capsium Thu 09-Jan-14 10:25:22

I think you have to focus on the rewarding aspects in any job.

Yes the routines and regulations can get you down but the people you come across or some other aspect of the work you do, can make it worthwhile. Doing something good is always good, even if there are aspects that are frustrating. You just have to forgive people for the frustrating stuff, nobody is perfect.

IndigoBarbie Thu 09-Jan-14 21:22:35

I resonate with your post, and as such, I find the vibe of what you have said also rings true with me.

I do work full time, and over and above that I have tried to use the best of my spiritual gifts to help others. I don't make a lot from it - but I am good at what I do, and if I am totally honest, it gives me much more satisfaction than my full time job. However, unless I work at it as the business it is - it's not going to pay my bills either.

It's the difference between using your own gifts whatever they may be, and putting yourself out there to attempt to create some income. I feel that what another poster has said re finding employment based more in alignment with what your soul desires smile You may then be able to put in only those hours that you choose to, rather than console yourself to a life of 9-5 grind.

You could always trade what you can for receiving from others and that way you don't need to exchange money. ?

I wish you luck and every success on your path xx IB

DioneTheDiabolist Fri 10-Jan-14 00:29:15

One of the most important and difficult aspects of a free flowing spiritual path is meeting life's challenges. It is through this that we really grow and learn.

Not to be harsh OP, but it sounds as though you and your DP are actively trying to avoid your spiritual path. It is time to face the challenges of adulthood.

You want to work with animals. A word of warning though. Working with animals is often hard physical and repetitive work. The same stables have to be mucked out each day, the same kennels hosed down, the same yard swept. You must be reliable and turn up for work even when you don't fancy it or its raining or you are tired. If you don't turn up then the animal suffers and you will, quite rightly be out of a job. I worked as a groom in my younger days and it could be wonderful in terms of being around the countryside and seeing the changes in the year but most of the time it was physically hard work. Are you ready for that?

MostlyLovingLurchers Fri 10-Jan-14 10:50:50

I don't think you are wrong to want to find a way of living that both supports you practically and fulfils you spiritually (or at least doesn't crush you).

I get absolutely no fulfilment in a job where the only goal is to make money (for yourself or anyone else) but sometimes needs must. I've done my share of mundane and thankless work just to pay the bills or to enable me to do something else (studying, getting a business off the ground). As has been said, you can find some positives in most situations, but i can only ever sustain it for a limited time though.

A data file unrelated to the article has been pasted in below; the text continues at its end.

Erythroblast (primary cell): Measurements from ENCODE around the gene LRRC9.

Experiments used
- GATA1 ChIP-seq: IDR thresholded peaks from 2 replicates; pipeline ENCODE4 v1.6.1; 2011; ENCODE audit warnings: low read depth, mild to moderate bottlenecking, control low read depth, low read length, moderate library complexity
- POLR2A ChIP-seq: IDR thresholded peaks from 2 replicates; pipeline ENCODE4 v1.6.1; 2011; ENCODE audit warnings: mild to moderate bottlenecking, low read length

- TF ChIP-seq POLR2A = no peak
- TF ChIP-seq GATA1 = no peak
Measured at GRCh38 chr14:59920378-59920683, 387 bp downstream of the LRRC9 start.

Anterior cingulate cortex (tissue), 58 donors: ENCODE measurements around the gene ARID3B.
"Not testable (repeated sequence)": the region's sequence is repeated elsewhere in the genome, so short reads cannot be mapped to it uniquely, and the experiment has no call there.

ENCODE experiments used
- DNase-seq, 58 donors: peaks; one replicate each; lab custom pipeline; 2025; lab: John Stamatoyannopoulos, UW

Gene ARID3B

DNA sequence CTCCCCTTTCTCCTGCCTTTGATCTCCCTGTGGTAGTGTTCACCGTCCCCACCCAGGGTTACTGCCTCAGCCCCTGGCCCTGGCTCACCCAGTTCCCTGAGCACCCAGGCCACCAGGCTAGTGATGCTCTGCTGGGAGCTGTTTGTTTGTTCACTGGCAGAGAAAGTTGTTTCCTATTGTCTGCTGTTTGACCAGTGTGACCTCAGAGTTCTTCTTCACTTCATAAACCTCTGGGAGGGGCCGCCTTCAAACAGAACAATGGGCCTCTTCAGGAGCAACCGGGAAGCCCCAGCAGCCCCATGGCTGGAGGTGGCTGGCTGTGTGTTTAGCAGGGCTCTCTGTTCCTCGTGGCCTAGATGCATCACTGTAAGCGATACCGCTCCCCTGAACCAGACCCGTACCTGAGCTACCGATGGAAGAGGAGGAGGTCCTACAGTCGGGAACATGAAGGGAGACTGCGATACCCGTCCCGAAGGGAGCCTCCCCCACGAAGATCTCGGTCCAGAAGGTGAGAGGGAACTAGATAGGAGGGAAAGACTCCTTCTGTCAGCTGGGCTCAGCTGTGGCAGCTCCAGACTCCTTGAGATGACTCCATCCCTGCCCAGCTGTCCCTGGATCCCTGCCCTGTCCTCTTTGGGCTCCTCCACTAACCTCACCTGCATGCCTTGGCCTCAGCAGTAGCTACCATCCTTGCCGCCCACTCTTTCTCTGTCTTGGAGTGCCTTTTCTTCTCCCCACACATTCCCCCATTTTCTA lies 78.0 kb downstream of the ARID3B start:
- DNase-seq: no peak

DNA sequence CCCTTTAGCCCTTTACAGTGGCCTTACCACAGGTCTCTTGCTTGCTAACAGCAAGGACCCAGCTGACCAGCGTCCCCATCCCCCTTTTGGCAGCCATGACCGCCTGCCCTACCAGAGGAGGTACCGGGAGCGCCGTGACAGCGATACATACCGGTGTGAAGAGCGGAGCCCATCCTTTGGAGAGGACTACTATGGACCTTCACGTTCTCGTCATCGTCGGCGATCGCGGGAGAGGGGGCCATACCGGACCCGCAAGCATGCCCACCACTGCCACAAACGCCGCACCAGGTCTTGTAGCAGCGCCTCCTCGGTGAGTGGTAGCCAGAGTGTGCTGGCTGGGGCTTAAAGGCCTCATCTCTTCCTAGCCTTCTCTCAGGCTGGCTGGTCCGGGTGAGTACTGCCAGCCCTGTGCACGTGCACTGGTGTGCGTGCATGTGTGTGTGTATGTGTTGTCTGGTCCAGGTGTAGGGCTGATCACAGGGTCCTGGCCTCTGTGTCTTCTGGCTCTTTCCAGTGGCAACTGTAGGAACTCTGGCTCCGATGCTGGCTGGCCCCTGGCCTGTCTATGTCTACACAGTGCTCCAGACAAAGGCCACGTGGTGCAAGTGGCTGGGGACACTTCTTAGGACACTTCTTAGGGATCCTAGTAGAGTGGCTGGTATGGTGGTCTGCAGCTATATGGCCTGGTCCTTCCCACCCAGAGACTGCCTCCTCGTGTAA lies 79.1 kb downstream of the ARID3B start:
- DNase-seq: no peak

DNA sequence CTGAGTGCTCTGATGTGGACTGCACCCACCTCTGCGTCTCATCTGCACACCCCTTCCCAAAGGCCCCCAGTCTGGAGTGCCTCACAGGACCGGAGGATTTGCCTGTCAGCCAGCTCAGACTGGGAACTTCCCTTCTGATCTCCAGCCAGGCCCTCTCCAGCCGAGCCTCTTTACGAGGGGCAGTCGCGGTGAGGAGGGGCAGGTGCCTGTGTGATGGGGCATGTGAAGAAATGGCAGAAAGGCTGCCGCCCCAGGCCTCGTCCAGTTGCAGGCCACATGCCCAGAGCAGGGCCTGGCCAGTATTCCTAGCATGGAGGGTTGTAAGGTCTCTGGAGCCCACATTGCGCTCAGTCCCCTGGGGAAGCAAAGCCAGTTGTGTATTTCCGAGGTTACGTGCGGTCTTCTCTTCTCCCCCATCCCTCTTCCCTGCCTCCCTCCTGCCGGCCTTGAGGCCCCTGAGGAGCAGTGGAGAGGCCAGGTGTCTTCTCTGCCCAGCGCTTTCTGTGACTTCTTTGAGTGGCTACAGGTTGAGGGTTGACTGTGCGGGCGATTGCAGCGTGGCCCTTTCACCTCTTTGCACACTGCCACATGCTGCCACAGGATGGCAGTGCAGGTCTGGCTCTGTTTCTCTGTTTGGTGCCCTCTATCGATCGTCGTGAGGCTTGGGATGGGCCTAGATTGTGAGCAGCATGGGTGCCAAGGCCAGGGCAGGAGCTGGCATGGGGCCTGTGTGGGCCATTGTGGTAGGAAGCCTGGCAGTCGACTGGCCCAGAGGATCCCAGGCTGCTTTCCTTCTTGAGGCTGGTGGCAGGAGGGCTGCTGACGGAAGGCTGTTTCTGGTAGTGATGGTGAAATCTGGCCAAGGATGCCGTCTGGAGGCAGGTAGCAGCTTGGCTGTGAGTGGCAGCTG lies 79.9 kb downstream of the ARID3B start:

I did have a career in a field i was passionate about and that afforded me a decent living (working in environmental conservation). Even this though didn't end well - like many other jobs the stress of deadlines, funding, impossible workload, endless arguments to achieve anything meaningful took its toll and i had a breakdown.

Since then i've been down a few blind alleys, trying to find that elusive something. I've requalified in a couple of creative fields but have struggled to make a living from them. What i really want to do is teach yoga but again, it is unlikely to pay the bills on its own so i still need to find something to do alongside.

Is there a particular reason you moved abroad? Your options are going to be incredibly limited without the language skills. I think if i was you i would be completely honest about what motivates you - sounds like some kind of caring role (human or animal) for you? Vetinary nurse? Counsellor? Then look at how to achieve this in terms of training, time and financial commitment. Can one of you work albeit in a less than perfect job while one retrains, and then swap so the other is supported while training? If you struggle working for other people (i do!) then maybe self employment would give you more of a sense of freedom but it does come with its own set of issues.

May be a bit extreme, but have you thought about travelling or living communally? Not everyone's cup of tea, but many do it - you still need to support yourself in some way but your living costs are so much lower so spheres of work that are not feasible with a conventional home to support may become possible. Just a thought.

HoneyandRum Fri 10-Jan-14 13:14:39

I haven't been to the Netherlands (I am in Germany) but I know a number of people here from Holland and they all (adults and children) seem to have received a great level of education, including the ability to speak a few languages and usually very good English. I get the impression that not only is the education in the Netherlands of a high standard but it is also affordable. I know that many degree course are offered in English, maybe qualifications that don't involve a degree would also be accessible to you? I think understandably most employers would expect you to have a decent level of Dutch as well.